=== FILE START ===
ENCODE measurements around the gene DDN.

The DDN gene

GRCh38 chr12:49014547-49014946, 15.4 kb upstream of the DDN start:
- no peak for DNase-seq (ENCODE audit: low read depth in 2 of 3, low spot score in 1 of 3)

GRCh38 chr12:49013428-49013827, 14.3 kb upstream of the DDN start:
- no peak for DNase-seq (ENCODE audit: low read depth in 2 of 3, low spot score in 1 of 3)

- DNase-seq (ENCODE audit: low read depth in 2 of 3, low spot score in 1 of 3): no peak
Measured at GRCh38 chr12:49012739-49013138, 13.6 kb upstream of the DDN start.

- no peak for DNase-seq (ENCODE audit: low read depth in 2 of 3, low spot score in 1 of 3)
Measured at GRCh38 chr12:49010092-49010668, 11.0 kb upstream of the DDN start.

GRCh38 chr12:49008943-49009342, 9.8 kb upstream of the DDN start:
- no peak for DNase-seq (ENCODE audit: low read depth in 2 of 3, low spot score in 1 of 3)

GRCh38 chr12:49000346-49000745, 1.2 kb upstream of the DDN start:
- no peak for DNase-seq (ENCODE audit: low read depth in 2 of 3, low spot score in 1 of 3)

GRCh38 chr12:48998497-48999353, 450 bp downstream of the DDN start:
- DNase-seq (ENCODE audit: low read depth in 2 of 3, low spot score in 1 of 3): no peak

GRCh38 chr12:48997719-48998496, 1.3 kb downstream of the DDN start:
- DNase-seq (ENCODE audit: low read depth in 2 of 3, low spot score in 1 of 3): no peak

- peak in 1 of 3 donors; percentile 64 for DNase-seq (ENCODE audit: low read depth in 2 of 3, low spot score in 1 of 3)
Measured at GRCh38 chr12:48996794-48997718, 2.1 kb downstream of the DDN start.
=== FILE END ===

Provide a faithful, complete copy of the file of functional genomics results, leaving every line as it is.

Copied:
ENCODE measurements around the gene DDN.

The DDN gene

GRCh38 chr12:49014547-49014946, 15.4 kb upstream of the DDN start:
- no peak for DNase-seq (ENCODE audit: low read depth in 2 of 3, low spot score in 1 of 3)

GRCh38 chr12:49013428-49013827, 14.3 kb upstream of the DDN start:
- no peak for DNase-seq (ENCODE audit: low read depth in 2 of 3, low spot score in 1 of 3)

- DNase-seq (ENCODE audit: low read depth in 2 of 3, low spot score in 1 of 3): no peak
Measured at GRCh38 chr12:49012739-49013138, 13.6 kb upstream of the DDN start.

- no peak for DNase-seq (ENCODE audit: low read depth in 2 of 3, low spot score in 1 of 3)
Measured at GRCh38 chr12:49010092-49010668, 11.0 kb upstream of the DDN start.

GRCh38 chr12:49008943-49009342, 9.8 kb upstream of the DDN start:
- no peak for DNase-seq (ENCODE audit: low read depth in 2 of 3, low spot score in 1 of 3)

GRCh38 chr12:49000346-49000745, 1.2 kb upstream of the DDN start:
- no peak for DNase-seq (ENCODE audit: low read depth in 2 of 3, low spot score in 1 of 3)

GRCh38 chr12:48998497-48999353, 450 bp downstream of the DDN start:
- DNase-seq (ENCODE audit: low read depth in 2 of 3, low spot score in 1 of 3): no peak

GRCh38 chr12:48997719-48998496, 1.3 kb downstream of the DDN start:
- DNase-seq (ENCODE audit: low read depth in 2 of 3, low spot score in 1 of 3): no peak

- peak in 1 of 3 donors; percentile 64 for DNase-seq (ENCODE audit: low read depth in 2 of 3, low spot score in 1 of 3)
Measured at GRCh38 chr12:48996794-48997718, 2.1 kb downstream of the DDN start.